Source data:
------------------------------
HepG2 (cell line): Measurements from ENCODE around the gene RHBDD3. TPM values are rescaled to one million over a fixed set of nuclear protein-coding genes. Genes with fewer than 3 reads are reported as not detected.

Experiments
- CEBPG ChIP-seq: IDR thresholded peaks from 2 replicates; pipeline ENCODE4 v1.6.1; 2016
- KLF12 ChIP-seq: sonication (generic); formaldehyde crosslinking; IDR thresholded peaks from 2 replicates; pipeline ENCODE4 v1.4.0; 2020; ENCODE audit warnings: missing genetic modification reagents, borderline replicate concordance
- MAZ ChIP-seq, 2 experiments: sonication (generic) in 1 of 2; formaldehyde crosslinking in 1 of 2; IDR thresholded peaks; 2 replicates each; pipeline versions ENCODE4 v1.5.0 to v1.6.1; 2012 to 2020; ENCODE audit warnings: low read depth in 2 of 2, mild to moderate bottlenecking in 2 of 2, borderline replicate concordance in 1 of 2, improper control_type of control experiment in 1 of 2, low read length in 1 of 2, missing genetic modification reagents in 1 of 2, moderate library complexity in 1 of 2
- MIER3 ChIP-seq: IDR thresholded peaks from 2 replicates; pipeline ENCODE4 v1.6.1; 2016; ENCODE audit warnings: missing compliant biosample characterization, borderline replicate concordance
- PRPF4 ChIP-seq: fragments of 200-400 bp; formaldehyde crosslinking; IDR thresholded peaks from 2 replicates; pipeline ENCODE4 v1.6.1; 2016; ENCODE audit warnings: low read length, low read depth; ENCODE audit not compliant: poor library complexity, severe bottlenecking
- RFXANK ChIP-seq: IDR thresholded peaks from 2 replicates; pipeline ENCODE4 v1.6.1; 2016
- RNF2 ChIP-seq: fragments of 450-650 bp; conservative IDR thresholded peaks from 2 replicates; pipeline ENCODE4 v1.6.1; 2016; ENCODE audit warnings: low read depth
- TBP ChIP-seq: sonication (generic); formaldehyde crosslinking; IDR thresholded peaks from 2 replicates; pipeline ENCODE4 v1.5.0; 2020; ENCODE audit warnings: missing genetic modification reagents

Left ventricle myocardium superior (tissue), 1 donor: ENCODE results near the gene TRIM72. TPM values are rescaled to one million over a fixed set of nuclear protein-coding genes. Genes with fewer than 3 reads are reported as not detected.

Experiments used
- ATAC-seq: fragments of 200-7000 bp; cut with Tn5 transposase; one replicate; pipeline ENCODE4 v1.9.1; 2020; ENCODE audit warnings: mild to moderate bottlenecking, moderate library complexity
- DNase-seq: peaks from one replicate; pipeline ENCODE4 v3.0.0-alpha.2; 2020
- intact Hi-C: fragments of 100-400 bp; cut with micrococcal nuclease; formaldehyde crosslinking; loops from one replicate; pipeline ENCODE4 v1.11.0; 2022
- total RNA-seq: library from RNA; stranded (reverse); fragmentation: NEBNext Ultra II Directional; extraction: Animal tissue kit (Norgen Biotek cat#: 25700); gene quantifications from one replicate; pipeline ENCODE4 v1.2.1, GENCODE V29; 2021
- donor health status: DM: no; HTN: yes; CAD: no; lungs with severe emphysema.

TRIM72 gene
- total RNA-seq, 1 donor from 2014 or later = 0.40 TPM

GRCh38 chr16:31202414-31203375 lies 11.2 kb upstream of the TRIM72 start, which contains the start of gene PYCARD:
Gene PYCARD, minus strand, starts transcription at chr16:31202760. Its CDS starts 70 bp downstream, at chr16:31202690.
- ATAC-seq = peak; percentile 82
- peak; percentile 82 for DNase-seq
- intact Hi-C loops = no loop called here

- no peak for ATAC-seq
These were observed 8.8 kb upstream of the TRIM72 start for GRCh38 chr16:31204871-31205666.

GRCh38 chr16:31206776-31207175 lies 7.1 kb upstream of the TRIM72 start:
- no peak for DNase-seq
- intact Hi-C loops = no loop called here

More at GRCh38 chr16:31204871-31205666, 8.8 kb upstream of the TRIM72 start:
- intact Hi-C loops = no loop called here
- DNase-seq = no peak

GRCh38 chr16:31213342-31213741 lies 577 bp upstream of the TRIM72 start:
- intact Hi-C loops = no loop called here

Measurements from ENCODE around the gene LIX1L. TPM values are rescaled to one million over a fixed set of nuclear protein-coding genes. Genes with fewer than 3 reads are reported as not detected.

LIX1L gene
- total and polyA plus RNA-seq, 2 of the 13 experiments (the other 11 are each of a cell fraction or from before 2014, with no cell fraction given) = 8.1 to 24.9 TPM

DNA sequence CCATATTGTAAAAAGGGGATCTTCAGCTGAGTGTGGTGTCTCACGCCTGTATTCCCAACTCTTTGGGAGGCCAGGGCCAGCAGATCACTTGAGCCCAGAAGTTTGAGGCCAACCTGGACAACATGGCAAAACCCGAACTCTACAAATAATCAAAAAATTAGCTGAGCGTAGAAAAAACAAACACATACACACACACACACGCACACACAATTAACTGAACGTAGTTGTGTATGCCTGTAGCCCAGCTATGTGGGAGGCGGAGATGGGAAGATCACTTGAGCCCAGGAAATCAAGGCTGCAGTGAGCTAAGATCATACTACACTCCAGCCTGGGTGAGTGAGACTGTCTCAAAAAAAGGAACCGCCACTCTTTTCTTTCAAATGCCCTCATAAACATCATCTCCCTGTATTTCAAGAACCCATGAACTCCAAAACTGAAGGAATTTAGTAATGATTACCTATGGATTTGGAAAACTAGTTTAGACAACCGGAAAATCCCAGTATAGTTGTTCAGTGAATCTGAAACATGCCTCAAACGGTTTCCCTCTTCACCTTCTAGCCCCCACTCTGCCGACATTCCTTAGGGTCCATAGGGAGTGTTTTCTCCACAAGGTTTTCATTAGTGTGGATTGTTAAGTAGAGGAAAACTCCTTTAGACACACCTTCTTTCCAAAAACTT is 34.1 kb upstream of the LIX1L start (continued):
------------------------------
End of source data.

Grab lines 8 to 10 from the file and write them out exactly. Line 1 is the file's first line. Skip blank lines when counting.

- RFXANK ChIP-seq: IDR thresholded peaks from 2 replicates; pipeline ENCODE4 v1.6.1; 2016
- RNF2 ChIP-seq: fragments of 450-650 bp; conservative IDR thresholded peaks from 2 replicates; pipeline ENCODE4 v1.6.1; 2016; ENCODE audit warnings: low read depth
- TBP ChIP-seq: sonication (generic); formaldehyde crosslinking; IDR thresholded peaks from 2 replicates; pipeline ENCODE4 v1.5.0; 2020; ENCODE audit warnings: missing genetic modification reagents